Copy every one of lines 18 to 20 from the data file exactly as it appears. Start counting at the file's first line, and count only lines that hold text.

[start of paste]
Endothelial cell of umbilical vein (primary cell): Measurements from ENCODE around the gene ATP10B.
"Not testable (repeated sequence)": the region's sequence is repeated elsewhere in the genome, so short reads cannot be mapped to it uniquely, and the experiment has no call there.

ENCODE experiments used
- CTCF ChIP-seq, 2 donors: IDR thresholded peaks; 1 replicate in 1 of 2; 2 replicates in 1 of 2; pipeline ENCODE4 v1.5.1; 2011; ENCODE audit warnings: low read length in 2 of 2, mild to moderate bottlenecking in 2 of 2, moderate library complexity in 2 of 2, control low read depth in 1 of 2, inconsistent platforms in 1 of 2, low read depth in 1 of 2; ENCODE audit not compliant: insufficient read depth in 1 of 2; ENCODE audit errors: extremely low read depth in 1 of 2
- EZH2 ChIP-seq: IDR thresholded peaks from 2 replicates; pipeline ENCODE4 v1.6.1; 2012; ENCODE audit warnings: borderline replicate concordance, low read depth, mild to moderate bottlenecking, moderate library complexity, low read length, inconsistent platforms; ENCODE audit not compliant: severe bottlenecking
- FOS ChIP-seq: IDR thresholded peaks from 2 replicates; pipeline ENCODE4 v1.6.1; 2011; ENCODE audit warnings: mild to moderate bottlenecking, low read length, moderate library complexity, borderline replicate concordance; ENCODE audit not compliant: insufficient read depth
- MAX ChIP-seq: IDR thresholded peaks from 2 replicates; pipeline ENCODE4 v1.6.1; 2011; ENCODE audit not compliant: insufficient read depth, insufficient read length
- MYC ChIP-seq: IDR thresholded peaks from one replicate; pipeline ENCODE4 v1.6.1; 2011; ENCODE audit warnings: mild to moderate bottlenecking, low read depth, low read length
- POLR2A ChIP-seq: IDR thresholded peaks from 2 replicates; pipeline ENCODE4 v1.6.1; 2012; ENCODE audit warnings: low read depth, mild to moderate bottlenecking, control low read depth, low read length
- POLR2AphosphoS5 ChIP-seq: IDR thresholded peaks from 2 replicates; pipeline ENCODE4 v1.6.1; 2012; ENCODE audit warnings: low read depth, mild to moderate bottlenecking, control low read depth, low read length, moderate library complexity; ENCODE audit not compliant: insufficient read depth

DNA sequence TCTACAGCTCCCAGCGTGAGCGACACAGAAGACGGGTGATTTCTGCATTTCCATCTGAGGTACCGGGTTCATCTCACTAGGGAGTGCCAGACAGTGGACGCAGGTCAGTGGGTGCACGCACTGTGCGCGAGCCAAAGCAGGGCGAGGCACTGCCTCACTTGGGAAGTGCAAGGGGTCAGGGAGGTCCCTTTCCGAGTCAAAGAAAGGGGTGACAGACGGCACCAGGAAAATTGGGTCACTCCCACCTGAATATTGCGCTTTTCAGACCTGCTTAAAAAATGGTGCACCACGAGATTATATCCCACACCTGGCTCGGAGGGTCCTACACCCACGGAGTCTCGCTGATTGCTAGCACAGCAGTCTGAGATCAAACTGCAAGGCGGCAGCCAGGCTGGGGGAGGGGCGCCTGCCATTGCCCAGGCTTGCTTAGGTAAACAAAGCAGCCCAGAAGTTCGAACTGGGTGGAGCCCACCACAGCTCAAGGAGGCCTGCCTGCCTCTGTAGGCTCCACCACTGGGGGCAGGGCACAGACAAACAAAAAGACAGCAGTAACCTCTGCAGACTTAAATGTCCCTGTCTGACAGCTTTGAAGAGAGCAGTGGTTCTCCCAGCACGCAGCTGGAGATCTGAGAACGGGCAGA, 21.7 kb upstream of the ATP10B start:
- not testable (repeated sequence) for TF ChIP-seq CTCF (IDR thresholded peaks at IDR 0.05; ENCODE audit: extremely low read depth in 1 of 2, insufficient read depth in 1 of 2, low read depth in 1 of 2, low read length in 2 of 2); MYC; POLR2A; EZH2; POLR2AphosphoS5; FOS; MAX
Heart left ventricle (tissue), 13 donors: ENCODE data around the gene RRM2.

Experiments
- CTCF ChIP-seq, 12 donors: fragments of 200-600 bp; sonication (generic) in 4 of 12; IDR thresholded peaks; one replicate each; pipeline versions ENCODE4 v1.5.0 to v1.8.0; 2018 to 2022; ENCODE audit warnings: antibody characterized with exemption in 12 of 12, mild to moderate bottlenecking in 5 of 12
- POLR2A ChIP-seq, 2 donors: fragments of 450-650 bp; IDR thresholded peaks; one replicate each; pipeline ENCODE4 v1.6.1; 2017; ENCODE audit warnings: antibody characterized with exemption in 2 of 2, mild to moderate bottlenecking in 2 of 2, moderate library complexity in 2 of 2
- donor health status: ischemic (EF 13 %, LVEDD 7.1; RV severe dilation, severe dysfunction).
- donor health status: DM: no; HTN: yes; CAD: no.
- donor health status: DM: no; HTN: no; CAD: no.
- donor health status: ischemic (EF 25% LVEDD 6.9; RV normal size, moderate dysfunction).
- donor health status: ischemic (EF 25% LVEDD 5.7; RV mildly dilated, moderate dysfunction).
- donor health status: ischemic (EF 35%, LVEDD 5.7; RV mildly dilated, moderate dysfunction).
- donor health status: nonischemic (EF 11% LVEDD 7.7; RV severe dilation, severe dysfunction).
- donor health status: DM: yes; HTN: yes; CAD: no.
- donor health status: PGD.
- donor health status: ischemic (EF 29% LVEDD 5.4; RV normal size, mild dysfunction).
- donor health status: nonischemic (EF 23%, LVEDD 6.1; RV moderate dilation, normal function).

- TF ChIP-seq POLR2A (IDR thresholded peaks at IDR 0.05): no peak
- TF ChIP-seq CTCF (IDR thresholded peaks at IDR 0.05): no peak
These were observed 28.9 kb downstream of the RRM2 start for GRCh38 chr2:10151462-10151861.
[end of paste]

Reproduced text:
- donor health status: DM: no; HTN: yes; CAD: no.
- donor health status: DM: no; HTN: no; CAD: no.
- donor health status: ischemic (EF 25% LVEDD 6.9; RV normal size, moderate dysfunction).